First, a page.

Tutorial: The AudioProcessorValueTreeState class

Manage your plug-in parameters in an elegant and sophisticated manner. Storing and accessing parameters becomes a breeze and, in particular, makes building effective user interfaces much easier.

Level: Intermediate

Platforms: Windows, Mac OS X

Classes: ValueTree

The AudioProcessorValueTreeState class requires that your compiler supports C++11 lamdas. Recent versions of Xcode and Visual Studio include this support.

Getting started

Download the demo project for this tutorial here: tutorial_audio_processor_value_tree_state.zip. Unzip the project and open it in your IDE.

If you need help with this step, see Tutorial: Getting started with the Projucer.

You should also know how to build an audio plug-in using JUCE and load this into your preferred audio host (such as a Digital Audio Workstation). See Tutorial: Create a basic Audio/MIDI plugin Part 1: Setting up for an introduction. Ideally, you should also have read Tutorial: The AudioParameter classes, as an introduction to audio processor parameters.

The demo project

The demo project is loosely based on the GainPlugin project in the juce/Examples/PlugInSamples directory. This plugin changes the gain of an incoming signal using a single parameter. In addition to this, it also has a phase invert parameter to invert the phase of the incoming signal.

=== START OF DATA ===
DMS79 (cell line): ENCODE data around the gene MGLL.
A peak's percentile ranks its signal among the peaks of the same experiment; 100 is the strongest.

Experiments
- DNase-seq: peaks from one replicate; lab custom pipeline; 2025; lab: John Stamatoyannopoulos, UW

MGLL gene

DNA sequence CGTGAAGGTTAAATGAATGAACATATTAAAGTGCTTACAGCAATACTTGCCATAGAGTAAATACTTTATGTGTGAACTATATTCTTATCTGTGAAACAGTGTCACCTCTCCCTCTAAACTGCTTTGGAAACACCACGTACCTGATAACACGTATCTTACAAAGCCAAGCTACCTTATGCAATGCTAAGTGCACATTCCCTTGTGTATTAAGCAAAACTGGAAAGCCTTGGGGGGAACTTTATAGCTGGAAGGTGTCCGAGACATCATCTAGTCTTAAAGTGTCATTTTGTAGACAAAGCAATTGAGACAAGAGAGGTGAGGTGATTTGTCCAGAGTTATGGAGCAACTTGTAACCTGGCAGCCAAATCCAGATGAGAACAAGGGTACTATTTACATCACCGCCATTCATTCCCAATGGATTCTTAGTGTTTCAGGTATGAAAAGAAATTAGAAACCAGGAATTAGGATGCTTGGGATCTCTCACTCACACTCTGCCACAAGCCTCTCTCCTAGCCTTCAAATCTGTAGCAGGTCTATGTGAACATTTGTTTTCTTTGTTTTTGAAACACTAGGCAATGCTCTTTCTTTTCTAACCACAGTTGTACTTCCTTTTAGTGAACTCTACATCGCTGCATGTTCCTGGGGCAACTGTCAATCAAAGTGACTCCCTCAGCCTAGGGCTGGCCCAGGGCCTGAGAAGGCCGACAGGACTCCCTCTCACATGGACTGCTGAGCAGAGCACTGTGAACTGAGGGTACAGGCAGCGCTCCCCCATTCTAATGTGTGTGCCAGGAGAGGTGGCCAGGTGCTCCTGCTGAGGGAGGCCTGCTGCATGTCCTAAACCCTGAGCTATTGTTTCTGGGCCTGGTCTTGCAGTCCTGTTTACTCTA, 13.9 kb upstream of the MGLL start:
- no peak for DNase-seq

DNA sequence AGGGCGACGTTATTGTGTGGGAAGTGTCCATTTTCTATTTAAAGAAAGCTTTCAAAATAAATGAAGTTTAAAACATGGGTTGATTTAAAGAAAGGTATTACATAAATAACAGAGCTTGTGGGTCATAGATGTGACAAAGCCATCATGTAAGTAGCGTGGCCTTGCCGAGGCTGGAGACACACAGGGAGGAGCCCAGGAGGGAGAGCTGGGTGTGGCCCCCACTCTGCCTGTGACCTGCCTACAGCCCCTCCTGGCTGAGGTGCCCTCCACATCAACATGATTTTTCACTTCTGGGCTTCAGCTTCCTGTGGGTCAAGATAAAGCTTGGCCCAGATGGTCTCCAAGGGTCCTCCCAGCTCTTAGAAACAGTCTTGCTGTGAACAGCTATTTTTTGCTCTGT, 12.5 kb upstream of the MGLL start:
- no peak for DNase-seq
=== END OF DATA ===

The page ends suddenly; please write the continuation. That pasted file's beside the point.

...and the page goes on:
The gain processor

Most of the code in the GainProcessor.cpp file is the same as that generated by the Projucer when you use the Audio Plug-In project template. For simplicity, we have bundled the processor code into a single .cpp, file rather than being split across a .cpp and an .h file. The editor for the processor is in the GainEditor.h file.

There are several advantages to using the AudioProcessorValueTreeState class for managing your plug-in's parameters:

  • The ValueTree class inherently provides undo support.
  • ValueTree objects already have support for serialising and deserialising (to XML).
  • ValueTree objects can have listeners attached to them. This means that the AudioProcessorValueTreeState class can almost automatically connect to sliders and buttons to keep the state of the UI and the processor up-to-date in a thread safe manner.

To use an AudioProcessorValueTreeState object, you can store one in your processor class:


You may store your AudioProcessorValueTreeState object elsewhere but you must be careful that each AudioProcessorValueTreeState object must be:

  • attached to only one processor; and
  • have the same lifetime as the processor (as they will have dependencies on each other).